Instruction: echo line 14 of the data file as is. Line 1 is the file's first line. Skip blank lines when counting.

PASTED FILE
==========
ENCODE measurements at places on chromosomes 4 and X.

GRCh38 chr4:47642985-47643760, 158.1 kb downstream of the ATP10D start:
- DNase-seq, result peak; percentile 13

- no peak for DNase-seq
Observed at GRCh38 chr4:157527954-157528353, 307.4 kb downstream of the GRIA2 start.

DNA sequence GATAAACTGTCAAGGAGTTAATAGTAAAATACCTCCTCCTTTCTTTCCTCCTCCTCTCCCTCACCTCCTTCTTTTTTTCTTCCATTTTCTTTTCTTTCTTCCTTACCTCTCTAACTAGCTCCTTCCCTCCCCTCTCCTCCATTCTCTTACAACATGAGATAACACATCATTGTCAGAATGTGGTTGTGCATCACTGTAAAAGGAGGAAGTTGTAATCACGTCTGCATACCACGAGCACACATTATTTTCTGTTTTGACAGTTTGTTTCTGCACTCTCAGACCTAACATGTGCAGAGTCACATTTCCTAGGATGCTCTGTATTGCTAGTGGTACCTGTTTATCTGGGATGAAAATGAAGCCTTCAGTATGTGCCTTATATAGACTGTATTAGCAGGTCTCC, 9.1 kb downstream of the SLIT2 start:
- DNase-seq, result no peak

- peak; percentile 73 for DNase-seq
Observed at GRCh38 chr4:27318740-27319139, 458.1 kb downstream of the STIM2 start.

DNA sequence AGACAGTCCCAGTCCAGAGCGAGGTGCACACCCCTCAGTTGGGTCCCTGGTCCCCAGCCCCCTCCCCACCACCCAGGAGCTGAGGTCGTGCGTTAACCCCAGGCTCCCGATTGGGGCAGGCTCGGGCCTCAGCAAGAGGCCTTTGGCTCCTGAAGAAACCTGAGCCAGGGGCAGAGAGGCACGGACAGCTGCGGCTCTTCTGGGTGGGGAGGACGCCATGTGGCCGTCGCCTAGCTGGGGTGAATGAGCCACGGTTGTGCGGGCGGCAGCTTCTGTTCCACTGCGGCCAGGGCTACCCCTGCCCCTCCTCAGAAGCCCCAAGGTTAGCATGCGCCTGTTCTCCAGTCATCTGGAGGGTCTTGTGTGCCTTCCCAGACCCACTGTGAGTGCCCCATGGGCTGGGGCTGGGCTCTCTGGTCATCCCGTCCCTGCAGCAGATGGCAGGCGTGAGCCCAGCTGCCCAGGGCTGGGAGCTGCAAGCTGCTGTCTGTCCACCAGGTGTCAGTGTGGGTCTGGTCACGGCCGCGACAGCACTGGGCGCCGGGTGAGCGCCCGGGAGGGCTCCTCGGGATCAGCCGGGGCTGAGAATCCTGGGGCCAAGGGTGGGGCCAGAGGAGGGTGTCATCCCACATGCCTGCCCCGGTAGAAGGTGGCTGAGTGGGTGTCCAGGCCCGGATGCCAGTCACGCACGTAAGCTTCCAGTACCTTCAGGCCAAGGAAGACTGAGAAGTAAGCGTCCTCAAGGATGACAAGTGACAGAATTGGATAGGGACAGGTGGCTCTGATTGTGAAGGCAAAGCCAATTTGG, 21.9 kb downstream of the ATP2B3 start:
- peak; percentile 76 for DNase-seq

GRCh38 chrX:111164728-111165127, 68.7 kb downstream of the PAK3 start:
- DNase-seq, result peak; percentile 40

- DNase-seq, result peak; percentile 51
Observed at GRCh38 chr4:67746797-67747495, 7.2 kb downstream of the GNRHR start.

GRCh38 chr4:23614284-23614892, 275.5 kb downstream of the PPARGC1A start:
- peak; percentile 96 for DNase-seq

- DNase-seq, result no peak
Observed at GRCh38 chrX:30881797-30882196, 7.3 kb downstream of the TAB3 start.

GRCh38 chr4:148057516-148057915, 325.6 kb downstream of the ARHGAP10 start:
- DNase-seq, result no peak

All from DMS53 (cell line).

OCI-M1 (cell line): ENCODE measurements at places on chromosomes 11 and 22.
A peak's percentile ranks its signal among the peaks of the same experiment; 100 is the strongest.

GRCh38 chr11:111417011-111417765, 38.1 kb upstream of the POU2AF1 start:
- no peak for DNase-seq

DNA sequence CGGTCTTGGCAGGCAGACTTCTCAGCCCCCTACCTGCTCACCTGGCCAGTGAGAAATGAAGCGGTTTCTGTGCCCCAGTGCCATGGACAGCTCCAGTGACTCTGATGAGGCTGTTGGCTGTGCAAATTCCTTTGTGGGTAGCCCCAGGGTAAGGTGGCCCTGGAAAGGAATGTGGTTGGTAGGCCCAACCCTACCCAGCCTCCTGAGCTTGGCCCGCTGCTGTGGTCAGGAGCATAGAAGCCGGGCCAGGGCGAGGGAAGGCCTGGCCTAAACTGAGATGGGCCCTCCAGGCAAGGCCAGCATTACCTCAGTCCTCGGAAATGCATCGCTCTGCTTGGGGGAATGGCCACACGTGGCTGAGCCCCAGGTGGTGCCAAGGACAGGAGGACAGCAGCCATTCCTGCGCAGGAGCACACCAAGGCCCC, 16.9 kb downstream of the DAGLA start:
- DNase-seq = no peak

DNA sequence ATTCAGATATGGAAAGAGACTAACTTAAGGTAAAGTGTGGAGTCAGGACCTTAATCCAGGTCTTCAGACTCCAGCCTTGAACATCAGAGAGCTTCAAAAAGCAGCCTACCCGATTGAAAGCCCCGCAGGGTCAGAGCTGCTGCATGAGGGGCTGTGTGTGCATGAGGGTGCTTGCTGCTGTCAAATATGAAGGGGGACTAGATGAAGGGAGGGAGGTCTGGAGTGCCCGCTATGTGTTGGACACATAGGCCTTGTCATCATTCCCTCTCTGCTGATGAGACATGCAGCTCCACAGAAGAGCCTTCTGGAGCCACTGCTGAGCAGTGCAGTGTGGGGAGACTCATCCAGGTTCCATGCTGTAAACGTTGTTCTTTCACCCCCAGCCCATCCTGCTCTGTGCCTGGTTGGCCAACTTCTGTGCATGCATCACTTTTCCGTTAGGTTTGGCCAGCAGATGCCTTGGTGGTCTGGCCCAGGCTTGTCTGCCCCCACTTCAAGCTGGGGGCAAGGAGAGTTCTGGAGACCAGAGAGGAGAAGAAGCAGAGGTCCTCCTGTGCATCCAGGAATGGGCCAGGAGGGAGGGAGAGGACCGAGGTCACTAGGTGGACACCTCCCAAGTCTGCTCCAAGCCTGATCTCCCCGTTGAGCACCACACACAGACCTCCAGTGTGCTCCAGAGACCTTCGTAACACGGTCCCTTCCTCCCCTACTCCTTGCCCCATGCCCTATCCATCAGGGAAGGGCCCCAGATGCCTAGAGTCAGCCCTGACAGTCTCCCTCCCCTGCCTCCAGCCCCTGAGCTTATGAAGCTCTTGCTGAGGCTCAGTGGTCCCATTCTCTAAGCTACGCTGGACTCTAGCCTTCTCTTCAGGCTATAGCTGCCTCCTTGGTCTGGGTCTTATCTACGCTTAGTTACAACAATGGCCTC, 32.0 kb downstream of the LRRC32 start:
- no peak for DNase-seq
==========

- DNase-seq, result peak; percentile 51